DESTIN, Fla. (WMBB) — Anglers from the Panhandle reeled in a monster fish. The Destin team hooked a nearly 780-pound blue marlin, landing them in the winner’s circle of the 27th annual Orange Beach Billfish Classic.
Team Mollie, with members Jeff Shoults, Casey Wehrhahn, Jacob Castle, Colton Guthrie, and angler Brian Stover reeled in the 776-pound fish 250 miles off the coast near an oil rig.
“I’ve been fishing here for 35 years. It’s the largest one I’ve ever caught in the gulf,” said Capt. Jeff Shoults.
Captain Shoults said his crew is experienced, but nothing prepared them for the battle they faced.
“Until this one jumped, we weren’t sure whether we had a big tuna fish or we had a blue marlin. She only jumped once, and when she did, she was probably 300 yards behind the boat. For the last two hours of the fight, we could actually look down and see the fish the water was so clear.”
After three hours, Shoults said the 150-inch-long fish made a mistake.
“She got tired,” said Shoults. “Which means when he actually went to pull on her instead of her turning her head down, she actually rolled sideways, and once she did, he could kind of get more control over her, pulled her around the side of the boat, and she came up and we got a chance to harvest her.”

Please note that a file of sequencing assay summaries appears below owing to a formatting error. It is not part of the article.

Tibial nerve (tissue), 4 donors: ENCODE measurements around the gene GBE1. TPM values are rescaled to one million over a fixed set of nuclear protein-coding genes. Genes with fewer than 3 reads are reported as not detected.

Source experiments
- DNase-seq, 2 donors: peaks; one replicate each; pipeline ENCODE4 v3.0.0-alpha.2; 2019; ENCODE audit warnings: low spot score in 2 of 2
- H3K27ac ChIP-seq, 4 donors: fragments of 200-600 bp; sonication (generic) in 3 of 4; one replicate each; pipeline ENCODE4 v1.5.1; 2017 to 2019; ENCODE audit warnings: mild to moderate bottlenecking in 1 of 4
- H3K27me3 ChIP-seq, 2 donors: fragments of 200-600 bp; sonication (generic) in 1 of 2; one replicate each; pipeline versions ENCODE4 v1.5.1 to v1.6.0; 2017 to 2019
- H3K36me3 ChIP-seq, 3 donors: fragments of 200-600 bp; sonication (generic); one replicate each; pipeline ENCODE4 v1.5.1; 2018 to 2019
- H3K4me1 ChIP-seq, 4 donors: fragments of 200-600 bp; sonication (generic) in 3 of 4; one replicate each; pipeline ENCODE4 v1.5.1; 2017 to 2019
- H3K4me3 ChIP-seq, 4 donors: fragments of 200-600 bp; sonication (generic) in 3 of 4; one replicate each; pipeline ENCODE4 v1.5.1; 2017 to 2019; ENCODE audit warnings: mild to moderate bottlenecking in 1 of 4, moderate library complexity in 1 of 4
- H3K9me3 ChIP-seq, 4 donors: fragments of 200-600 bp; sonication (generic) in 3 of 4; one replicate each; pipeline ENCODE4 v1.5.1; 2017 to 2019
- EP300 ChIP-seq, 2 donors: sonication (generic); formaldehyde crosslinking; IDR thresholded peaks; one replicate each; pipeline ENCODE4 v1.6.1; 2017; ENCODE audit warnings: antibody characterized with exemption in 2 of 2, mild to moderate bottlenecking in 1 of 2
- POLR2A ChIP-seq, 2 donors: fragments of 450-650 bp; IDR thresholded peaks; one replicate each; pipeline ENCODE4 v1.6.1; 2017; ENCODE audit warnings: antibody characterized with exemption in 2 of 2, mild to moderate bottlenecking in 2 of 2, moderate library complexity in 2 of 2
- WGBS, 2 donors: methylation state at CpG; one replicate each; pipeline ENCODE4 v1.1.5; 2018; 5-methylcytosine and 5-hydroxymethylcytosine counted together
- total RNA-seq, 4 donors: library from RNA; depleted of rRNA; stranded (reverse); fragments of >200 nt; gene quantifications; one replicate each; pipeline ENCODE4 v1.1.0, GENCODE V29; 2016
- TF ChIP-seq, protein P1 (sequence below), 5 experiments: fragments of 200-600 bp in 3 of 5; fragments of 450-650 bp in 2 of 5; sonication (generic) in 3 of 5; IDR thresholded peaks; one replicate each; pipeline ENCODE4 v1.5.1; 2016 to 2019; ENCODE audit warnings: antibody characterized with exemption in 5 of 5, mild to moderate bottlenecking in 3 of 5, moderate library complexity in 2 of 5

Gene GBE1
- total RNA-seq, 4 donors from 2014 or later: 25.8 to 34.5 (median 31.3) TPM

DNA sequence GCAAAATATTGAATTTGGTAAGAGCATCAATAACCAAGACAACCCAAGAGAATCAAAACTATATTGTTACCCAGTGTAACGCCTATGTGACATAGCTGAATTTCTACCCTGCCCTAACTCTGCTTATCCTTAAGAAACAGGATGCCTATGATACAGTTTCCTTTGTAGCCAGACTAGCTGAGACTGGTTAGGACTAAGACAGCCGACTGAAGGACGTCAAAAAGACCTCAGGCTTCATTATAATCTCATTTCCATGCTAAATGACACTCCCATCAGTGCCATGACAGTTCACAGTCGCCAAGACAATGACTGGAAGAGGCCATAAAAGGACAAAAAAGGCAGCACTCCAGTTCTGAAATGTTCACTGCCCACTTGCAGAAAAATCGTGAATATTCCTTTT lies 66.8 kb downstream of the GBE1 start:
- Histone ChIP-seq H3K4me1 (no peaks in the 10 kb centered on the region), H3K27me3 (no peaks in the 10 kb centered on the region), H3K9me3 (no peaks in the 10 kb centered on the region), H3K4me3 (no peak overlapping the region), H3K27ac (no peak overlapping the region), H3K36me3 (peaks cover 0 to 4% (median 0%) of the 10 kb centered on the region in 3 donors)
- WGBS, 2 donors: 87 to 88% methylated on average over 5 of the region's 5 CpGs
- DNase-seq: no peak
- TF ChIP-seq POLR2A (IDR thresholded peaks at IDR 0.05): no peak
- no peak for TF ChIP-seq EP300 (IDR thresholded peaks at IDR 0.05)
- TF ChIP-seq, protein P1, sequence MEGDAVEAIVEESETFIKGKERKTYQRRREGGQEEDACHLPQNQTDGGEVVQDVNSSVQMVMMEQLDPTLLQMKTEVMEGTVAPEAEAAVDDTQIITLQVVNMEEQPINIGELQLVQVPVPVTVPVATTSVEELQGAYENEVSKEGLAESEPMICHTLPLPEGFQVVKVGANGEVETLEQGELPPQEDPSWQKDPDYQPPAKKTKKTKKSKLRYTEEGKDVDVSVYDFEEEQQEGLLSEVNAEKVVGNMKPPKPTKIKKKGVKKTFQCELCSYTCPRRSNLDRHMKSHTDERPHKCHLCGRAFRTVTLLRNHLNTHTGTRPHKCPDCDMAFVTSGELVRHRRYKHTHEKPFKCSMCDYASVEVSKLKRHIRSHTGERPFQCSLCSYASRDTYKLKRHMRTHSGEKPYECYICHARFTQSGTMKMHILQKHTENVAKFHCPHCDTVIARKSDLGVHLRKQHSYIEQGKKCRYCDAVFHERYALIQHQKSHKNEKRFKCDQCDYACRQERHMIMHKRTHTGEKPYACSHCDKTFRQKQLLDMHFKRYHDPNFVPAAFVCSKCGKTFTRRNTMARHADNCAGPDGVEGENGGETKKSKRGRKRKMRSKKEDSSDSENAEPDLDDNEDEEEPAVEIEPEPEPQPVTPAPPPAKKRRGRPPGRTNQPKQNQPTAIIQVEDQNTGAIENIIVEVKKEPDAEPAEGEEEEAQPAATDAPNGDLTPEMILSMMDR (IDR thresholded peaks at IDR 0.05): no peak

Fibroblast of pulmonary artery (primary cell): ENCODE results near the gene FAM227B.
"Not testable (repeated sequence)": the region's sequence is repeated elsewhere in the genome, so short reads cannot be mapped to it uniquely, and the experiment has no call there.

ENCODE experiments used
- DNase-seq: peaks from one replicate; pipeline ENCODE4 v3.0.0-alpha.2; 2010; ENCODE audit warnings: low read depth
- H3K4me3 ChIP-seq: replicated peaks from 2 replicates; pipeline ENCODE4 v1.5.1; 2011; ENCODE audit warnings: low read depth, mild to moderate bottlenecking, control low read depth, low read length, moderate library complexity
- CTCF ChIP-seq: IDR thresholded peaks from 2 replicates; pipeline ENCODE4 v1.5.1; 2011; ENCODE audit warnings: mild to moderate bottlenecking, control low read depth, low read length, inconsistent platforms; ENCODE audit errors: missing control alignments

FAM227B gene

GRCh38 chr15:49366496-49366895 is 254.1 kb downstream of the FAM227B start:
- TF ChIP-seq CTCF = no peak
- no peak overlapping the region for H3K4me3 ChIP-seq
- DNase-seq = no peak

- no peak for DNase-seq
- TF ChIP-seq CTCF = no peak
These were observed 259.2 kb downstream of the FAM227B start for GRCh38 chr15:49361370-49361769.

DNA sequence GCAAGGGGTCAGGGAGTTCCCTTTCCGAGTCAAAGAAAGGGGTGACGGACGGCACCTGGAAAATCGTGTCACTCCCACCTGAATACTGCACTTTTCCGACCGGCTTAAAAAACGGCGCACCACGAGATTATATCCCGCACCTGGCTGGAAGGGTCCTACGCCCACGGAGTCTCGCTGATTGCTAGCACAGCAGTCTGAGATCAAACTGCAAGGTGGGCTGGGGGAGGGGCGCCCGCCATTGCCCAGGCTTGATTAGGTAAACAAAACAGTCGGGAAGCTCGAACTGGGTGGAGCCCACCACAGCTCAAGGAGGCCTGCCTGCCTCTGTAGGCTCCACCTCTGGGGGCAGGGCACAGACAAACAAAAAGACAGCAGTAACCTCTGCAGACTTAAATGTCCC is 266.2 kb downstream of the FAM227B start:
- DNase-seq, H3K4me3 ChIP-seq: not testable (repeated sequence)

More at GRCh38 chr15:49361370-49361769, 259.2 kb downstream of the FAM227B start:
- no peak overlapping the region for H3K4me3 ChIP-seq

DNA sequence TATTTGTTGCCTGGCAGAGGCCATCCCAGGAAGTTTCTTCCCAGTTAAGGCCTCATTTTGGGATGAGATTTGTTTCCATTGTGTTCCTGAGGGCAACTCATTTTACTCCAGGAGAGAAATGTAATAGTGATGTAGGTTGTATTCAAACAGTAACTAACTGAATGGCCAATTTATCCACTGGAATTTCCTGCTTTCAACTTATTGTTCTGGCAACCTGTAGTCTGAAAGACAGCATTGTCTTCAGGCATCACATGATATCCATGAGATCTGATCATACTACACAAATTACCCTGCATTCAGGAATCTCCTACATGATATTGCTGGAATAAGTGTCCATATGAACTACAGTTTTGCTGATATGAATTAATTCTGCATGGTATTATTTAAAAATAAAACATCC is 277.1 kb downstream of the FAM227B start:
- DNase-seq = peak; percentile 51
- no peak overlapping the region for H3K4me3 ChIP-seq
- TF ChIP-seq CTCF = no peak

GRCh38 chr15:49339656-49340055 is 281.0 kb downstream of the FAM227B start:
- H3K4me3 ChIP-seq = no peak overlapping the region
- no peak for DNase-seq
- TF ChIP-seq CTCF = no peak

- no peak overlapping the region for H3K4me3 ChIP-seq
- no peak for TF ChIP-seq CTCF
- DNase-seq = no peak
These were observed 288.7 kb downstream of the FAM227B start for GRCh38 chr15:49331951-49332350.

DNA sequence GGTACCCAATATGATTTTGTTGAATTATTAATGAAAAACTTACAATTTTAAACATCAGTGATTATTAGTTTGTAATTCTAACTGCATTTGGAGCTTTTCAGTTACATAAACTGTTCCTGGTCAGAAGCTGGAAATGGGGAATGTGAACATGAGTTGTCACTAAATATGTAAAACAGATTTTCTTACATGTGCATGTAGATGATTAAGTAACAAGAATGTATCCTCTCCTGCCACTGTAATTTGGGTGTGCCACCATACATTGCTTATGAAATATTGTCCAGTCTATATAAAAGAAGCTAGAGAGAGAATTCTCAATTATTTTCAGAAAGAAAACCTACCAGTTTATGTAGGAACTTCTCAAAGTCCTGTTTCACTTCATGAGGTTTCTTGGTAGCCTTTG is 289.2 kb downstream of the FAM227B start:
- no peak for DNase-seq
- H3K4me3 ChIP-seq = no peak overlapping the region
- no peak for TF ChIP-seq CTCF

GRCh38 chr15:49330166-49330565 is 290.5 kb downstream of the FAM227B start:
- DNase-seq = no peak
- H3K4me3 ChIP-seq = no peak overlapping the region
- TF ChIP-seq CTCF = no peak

The first-place catch, and $180,000 check, land Team Mollie in the top spot to win the 2023 triple crown. A point-based leader bracket from four summer tournaments, ending with the Grand Championship at the Wharf in July.
Shoults won the Triple Crown back in 2017.
“We compare it to the Master’s green jacket, you know, that’s what you want. You want the jacket,” said Shoults.
Team Mollie is back at it competing in the Gulf Coast Masters Memorial Weekend tournament, and looking back on a legendary fishermen’s tale.
“She was just a real stubborn big fish,” said Shoults.
At 776 pounds and 4 ounces, that blue marlin is a new record for the Orange Beach Billfish Classic.
Shoults said reeling in a fish this big is a team effort.
“People need to know that when you do catch a fish like this, it’s weeks of preparation. Go into a tournament deckhands spend weeks getting leaders ready, rods ready, everything ready. Captains go through looking at satellite shots, we look at currents,” said Shoults. “So everybody just needs to know it’s just a real team effort that catches these fish. It’s not just one person.”